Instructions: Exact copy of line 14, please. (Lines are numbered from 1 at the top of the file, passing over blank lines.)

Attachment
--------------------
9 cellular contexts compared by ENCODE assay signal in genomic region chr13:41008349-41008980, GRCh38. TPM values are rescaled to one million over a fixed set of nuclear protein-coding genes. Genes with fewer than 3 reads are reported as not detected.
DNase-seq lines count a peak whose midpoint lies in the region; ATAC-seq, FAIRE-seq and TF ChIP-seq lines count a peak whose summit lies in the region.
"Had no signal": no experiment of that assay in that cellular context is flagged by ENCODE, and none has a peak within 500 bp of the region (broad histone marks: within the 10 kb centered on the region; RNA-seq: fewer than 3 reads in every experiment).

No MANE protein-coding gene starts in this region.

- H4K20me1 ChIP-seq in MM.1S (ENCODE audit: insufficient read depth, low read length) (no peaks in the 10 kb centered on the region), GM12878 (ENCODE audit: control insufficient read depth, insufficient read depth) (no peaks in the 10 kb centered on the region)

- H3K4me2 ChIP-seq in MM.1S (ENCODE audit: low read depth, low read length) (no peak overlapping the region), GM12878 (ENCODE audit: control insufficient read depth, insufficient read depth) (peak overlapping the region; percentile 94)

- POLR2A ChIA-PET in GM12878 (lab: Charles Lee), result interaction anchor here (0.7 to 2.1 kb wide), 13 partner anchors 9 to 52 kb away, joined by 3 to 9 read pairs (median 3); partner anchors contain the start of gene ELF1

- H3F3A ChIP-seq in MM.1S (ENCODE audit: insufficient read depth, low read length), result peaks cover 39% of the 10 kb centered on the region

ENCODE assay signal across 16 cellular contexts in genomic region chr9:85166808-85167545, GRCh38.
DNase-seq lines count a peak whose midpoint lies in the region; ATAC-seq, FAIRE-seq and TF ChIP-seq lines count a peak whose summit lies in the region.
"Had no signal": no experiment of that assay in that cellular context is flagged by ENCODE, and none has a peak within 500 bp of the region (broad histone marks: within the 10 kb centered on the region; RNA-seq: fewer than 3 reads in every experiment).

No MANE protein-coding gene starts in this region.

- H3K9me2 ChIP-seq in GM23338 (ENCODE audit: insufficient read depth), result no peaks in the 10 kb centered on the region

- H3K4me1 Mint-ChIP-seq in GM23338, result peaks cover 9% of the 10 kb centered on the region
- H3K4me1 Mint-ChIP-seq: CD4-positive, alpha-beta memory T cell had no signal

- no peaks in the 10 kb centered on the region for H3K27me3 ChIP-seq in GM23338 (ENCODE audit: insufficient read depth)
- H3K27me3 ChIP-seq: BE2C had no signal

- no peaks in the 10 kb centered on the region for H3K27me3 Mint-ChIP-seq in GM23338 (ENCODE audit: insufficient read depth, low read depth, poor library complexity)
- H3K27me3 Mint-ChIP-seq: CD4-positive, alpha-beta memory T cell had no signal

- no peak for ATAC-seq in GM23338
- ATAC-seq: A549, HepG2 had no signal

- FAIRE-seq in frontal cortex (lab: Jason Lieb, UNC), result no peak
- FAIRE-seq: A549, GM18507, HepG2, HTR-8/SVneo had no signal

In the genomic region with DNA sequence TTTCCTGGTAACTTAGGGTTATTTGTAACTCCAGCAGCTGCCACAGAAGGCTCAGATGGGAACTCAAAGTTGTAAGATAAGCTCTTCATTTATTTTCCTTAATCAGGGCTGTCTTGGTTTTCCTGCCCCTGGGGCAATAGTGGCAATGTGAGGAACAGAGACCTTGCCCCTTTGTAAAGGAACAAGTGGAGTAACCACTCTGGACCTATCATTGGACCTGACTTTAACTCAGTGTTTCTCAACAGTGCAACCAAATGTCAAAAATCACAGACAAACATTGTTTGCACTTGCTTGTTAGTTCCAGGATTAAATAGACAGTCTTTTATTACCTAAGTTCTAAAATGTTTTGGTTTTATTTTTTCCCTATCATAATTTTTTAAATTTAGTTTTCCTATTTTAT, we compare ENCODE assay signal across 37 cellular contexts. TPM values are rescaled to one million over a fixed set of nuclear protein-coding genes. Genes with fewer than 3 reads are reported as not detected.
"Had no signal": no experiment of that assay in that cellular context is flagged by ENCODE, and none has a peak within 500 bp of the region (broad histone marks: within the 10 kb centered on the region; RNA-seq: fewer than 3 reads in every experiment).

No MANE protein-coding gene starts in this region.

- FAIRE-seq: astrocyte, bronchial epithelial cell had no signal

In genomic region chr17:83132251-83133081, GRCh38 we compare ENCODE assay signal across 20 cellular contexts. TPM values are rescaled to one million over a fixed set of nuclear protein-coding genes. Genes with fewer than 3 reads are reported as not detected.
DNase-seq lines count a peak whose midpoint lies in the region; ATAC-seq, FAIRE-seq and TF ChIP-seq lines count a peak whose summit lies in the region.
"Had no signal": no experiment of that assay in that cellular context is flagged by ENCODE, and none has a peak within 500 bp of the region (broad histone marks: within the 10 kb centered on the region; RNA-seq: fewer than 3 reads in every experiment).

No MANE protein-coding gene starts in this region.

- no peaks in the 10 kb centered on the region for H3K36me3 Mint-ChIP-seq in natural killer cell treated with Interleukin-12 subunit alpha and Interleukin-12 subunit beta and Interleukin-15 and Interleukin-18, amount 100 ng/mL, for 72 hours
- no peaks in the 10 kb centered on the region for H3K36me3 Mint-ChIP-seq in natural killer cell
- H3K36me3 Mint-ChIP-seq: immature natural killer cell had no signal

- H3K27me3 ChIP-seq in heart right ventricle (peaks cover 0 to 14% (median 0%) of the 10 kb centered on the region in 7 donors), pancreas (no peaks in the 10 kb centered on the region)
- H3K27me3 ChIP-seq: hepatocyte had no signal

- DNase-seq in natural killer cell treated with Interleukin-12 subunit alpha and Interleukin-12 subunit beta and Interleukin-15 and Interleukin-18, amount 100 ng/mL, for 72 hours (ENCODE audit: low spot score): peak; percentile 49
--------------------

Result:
- H3K4me1 Mint-ChIP-seq in GM23338, result peaks cover 9% of the 10 kb centered on the region